But as King said, though there are a lot of fits and starts and relapses, “the arc of God’s intentions always bends toward justice.” God’s work is not finished. The kingdom in the Lord’s Prayer has not yet come. And so we look to scripture and to King for inspiration for our part in bringing the Kingdom “on earth as in heaven.”

King said what he said and did what he did because he was tuned into the Word of the Lord “still speaking” and not confined to the pages of the Bible. Like Samuel and Nathaniel, he practiced listening for God’s Word, hearing it, understanding it, responding to it, and acting on it…

“Everybody can be great… (because anyone can serve).”

In the days of the prophet Samuel, the text says, “ the word of the Lord was rare; visions were not widespread.” So it’s understandable that it took the boy prophet a while to learn to hear the word of God, the Spirit’s call to him, and for him to find the nerve to interpret its uncomfortable message to Eli – the weak priest who refused to reign in his corrupt sons who exploited the people.

What Samuel did, King did, and we are called to do… listening for God’s word of justice and carrying out a program to bring it as core part of our discipleship – especially in days when the word of the Lord seems so rare to us when we look at the world and see such heinous corruption all around us…

And to come to the New Testament text, we all may relate to the hesitation of Nathaniel when his friend Philip claims to have found the messiah in the person of Jesus of Nazareth.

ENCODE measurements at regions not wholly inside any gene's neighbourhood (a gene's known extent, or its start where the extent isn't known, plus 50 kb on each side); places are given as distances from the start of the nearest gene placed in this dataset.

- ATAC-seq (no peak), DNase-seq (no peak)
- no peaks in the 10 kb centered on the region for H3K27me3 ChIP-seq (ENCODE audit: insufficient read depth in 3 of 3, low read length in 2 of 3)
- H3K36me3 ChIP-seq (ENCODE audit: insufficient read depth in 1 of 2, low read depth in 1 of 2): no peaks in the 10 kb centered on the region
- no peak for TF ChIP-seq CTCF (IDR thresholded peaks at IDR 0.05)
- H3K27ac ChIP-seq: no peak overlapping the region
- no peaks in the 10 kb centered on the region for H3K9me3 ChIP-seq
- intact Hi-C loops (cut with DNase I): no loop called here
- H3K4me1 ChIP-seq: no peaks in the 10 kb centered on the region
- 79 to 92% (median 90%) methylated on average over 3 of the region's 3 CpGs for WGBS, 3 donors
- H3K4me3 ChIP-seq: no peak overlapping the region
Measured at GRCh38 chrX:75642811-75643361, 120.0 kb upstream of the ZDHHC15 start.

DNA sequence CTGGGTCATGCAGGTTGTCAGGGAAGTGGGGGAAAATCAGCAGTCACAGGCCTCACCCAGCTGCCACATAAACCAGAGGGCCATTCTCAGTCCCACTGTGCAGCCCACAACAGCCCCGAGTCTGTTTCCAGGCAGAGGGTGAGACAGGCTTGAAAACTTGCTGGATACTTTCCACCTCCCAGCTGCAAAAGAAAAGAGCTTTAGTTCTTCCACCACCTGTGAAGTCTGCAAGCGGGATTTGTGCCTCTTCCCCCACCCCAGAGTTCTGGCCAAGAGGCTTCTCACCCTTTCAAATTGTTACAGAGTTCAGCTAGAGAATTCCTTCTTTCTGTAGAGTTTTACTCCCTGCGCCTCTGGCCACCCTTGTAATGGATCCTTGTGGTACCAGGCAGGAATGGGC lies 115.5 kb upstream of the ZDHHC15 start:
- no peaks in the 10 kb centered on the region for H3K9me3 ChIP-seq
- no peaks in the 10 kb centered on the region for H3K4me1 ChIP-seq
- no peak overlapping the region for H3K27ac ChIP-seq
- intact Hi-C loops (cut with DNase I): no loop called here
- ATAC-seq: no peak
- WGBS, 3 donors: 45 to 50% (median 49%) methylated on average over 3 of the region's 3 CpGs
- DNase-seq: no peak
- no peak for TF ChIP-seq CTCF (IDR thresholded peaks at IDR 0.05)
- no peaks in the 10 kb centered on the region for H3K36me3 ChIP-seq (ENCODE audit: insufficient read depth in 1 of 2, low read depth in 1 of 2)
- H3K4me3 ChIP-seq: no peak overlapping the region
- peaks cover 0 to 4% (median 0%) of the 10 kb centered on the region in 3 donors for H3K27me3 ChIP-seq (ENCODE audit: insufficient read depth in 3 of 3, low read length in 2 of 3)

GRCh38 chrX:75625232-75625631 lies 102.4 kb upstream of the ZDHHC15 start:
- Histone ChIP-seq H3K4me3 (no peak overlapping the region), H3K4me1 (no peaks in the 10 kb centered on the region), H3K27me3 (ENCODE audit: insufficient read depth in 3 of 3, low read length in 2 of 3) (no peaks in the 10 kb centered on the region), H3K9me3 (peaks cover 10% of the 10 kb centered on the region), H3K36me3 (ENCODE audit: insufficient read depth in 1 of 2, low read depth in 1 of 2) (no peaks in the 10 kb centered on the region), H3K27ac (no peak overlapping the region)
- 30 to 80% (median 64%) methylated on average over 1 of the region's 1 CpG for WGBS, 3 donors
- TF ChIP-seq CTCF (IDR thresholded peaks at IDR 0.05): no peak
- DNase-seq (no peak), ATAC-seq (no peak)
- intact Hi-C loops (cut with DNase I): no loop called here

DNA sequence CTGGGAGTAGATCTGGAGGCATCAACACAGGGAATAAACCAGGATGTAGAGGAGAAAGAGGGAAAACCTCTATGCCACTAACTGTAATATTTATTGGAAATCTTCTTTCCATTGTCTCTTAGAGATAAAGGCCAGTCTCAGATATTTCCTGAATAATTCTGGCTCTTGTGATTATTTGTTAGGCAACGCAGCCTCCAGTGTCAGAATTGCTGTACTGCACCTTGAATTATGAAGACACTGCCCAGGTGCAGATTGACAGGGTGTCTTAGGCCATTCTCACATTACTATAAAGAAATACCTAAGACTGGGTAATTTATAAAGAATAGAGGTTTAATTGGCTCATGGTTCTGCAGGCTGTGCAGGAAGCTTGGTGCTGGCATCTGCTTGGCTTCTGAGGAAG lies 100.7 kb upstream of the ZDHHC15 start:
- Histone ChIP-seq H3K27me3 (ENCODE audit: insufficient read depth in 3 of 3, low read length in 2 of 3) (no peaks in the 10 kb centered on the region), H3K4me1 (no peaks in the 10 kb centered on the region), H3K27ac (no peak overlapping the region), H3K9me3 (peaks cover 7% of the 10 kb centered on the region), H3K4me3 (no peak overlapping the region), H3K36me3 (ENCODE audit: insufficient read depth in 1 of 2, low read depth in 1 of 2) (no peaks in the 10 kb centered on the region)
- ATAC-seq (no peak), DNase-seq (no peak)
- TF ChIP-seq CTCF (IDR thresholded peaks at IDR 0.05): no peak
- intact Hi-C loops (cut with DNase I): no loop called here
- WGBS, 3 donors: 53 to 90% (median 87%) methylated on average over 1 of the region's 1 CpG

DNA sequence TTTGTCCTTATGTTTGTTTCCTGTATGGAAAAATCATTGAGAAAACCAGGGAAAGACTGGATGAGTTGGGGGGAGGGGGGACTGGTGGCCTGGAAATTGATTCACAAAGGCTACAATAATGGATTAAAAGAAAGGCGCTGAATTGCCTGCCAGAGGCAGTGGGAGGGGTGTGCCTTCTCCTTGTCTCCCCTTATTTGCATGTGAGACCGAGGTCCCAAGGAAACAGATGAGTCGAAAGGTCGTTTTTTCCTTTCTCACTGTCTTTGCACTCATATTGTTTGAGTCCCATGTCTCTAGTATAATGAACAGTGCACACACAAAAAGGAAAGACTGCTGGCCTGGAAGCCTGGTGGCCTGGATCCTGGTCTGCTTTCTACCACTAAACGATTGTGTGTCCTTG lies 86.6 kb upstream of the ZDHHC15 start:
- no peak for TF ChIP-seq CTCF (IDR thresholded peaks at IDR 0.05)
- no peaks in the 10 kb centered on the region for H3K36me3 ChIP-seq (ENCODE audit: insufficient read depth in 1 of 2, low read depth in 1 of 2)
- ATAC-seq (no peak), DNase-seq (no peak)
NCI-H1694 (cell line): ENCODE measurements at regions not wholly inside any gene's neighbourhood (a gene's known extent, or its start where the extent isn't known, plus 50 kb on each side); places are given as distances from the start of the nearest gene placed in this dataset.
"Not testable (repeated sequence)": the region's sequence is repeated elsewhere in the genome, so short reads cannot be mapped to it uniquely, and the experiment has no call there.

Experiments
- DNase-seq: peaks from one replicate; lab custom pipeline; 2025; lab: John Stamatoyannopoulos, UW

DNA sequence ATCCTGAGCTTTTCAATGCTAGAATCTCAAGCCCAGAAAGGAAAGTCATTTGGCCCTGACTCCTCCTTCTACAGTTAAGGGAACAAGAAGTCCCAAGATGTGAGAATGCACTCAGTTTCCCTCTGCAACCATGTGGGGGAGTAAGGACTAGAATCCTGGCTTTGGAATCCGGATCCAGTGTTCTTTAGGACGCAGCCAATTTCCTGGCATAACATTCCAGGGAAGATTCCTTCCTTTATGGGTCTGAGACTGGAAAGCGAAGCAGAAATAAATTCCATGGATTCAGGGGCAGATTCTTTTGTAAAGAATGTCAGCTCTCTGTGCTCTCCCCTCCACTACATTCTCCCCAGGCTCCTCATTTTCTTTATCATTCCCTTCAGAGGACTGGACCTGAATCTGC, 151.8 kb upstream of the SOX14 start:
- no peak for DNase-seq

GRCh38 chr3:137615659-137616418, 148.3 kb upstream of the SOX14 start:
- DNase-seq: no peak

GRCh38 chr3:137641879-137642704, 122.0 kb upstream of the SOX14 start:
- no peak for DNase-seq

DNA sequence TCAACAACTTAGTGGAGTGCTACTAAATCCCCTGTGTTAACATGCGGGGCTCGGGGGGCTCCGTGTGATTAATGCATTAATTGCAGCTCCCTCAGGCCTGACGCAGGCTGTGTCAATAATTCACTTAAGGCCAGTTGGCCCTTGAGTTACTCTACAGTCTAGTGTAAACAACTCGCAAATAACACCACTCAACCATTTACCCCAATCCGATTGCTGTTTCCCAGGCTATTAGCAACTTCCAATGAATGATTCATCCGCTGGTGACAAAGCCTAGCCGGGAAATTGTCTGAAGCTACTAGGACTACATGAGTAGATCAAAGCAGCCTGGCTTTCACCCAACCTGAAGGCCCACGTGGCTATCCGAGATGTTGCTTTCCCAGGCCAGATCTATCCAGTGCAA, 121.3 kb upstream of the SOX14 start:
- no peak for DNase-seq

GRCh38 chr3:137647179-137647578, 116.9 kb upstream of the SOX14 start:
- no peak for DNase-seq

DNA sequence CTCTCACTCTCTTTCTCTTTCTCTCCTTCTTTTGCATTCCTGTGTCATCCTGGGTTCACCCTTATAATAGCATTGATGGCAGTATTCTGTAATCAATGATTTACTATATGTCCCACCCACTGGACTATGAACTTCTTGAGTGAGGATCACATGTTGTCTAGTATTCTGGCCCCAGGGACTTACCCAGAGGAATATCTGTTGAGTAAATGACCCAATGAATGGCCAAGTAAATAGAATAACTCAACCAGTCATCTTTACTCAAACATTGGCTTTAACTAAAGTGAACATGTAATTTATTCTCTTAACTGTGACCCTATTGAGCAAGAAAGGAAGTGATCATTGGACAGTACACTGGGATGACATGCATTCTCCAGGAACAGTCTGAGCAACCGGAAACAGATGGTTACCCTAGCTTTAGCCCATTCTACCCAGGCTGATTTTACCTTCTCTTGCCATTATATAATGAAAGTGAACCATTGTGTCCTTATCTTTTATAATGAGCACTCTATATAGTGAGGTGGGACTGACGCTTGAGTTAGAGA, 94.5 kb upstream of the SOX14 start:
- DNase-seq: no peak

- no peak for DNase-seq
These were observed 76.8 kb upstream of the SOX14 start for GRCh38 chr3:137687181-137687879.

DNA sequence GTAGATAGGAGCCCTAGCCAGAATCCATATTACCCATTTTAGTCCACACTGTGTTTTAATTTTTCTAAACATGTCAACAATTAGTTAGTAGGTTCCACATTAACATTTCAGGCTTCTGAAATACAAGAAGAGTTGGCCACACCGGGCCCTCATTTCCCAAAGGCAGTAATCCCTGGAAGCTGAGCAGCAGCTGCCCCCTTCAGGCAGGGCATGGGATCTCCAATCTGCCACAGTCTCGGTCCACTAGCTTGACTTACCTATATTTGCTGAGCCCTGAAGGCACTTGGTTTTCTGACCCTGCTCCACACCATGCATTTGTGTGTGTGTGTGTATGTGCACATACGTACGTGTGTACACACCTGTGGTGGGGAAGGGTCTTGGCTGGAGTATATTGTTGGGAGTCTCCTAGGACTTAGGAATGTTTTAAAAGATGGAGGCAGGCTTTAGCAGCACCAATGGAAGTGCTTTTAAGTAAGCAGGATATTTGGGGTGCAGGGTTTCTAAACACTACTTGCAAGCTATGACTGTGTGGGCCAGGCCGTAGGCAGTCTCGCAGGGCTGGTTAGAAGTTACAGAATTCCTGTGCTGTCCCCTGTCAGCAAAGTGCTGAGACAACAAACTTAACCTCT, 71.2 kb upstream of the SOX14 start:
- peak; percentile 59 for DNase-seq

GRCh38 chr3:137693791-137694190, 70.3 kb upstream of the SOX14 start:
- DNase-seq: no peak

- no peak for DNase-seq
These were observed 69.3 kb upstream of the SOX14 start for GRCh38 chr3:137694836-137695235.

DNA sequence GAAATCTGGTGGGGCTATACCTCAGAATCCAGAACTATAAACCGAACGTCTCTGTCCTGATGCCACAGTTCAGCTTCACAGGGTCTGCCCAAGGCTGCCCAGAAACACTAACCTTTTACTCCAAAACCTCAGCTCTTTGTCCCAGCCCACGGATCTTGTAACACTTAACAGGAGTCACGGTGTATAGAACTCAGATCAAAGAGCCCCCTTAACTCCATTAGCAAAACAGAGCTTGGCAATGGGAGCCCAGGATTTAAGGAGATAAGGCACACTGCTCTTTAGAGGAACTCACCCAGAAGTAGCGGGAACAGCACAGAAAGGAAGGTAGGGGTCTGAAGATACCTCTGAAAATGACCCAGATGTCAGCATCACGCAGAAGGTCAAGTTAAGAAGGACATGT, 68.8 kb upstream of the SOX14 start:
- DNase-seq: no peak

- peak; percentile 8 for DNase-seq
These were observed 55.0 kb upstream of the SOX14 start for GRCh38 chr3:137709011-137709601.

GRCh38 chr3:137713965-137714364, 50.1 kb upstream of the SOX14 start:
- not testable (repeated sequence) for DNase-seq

Nathaniel’s response was bitingly sarcastic: “Can ANYTHING good come out of NAZARETH?”

When you go to Nazareth on a Holy Land trip (as I did 5 yrs ago in 2013 with a group from East Corinth) the guides emphasize that Nazareth was historically a place we’d call “backwater,” other side of the tracks, East Podunk, where the hicks in the sticks come from. Remind you of anything? How ‘bout the fact that Joseph was indeed such a poor carpenter (and Mary but a teenage girl) that they were seen to be like white trash to the innkeeper who turned them away tho Mary was in labor. As the baby Jesus in our recent celebration of Christmas was born in a barn and grew up son of a poor carpenter, Martin King, too, grew up humble.

Rephrasing Nathaniel’s question for now: “Can anyone be great growing up humble?” We know the answer, and Nathaniel gets it too, as soon as he hears the first words out of Jesus’ mouth and sees the light of the divine in him, hears the word of the Lord in his words.